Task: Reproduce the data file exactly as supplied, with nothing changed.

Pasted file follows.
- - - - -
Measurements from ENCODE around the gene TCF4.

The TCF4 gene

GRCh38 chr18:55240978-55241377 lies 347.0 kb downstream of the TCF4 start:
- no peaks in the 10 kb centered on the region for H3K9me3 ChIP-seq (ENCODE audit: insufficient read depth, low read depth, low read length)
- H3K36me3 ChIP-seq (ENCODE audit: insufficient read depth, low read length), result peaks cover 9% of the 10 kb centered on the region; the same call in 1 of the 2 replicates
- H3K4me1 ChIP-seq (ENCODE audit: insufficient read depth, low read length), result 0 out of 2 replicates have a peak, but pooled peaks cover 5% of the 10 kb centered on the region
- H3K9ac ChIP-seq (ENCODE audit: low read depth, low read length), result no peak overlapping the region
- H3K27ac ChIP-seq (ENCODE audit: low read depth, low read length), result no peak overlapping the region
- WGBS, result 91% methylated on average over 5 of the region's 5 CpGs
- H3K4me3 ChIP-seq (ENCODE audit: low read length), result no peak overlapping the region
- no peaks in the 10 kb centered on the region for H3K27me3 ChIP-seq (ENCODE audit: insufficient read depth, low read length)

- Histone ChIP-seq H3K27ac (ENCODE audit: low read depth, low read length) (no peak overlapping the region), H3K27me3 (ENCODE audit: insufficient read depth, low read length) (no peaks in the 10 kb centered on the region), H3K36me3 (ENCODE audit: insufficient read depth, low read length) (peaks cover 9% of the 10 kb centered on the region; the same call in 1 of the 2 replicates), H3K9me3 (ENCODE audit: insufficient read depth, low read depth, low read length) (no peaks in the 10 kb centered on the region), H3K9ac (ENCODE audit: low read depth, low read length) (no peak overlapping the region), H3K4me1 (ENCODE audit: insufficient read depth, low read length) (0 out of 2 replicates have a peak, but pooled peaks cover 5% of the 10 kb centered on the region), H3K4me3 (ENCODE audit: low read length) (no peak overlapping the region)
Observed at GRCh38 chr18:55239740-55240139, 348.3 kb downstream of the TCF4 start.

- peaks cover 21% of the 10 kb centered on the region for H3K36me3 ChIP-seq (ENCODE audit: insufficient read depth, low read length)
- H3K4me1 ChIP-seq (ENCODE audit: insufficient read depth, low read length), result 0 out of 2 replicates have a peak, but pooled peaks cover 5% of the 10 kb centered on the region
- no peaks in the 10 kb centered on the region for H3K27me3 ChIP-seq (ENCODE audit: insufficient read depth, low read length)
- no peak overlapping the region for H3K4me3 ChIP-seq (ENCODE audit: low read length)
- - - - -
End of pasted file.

Measurements from ENCODE around the gene TCF4.

The TCF4 gene

GRCh38 chr18:55240978-55241377 lies 347.0 kb downstream of the TCF4 start:
- no peaks in the 10 kb centered on the region for H3K9me3 ChIP-seq (ENCODE audit: insufficient read depth, low read depth, low read length)
- H3K36me3 ChIP-seq (ENCODE audit: insufficient read depth, low read length), result peaks cover 9% of the 10 kb centered on the region; the same call in 1 of the 2 replicates
- H3K4me1 ChIP-seq (ENCODE audit: insufficient read depth, low read length), result 0 out of 2 replicates have a peak, but pooled peaks cover 5% of the 10 kb centered on the region
- H3K9ac ChIP-seq (ENCODE audit: low read depth, low read length), result no peak overlapping the region
- H3K27ac ChIP-seq (ENCODE audit: low read depth, low read length), result no peak overlapping the region
- WGBS, result 91% methylated on average over 5 of the region's 5 CpGs
- H3K4me3 ChIP-seq (ENCODE audit: low read length), result no peak overlapping the region
- no peaks in the 10 kb centered on the region for H3K27me3 ChIP-seq (ENCODE audit: insufficient read depth, low read length)

- Histone ChIP-seq H3K27ac (ENCODE audit: low read depth, low read length) (no peak overlapping the region), H3K27me3 (ENCODE audit: insufficient read depth, low read length) (no peaks in the 10 kb centered on the region), H3K36me3 (ENCODE audit: insufficient read depth, low read length) (peaks cover 9% of the 10 kb centered on the region; the same call in 1 of the 2 replicates), H3K9me3 (ENCODE audit: insufficient read depth, low read depth, low read length) (no peaks in the 10 kb centered on the region), H3K9ac (ENCODE audit: low read depth, low read length) (no peak overlapping the region), H3K4me1 (ENCODE audit: insufficient read depth, low read length) (0 out of 2 replicates have a peak, but pooled peaks cover 5% of the 10 kb centered on the region), H3K4me3 (ENCODE audit: low read length) (no peak overlapping the region)
Observed at GRCh38 chr18:55239740-55240139, 348.3 kb downstream of the TCF4 start.

- peaks cover 21% of the 10 kb centered on the region for H3K36me3 ChIP-seq (ENCODE audit: insufficient read depth, low read length)
- H3K4me1 ChIP-seq (ENCODE audit: insufficient read depth, low read length), result 0 out of 2 replicates have a peak, but pooled peaks cover 5% of the 10 kb centered on the region
- no peaks in the 10 kb centered on the region for H3K27me3 ChIP-seq (ENCODE audit: insufficient read depth, low read length)
- no peak overlapping the region for H3K4me3 ChIP-seq (ENCODE audit: low read length)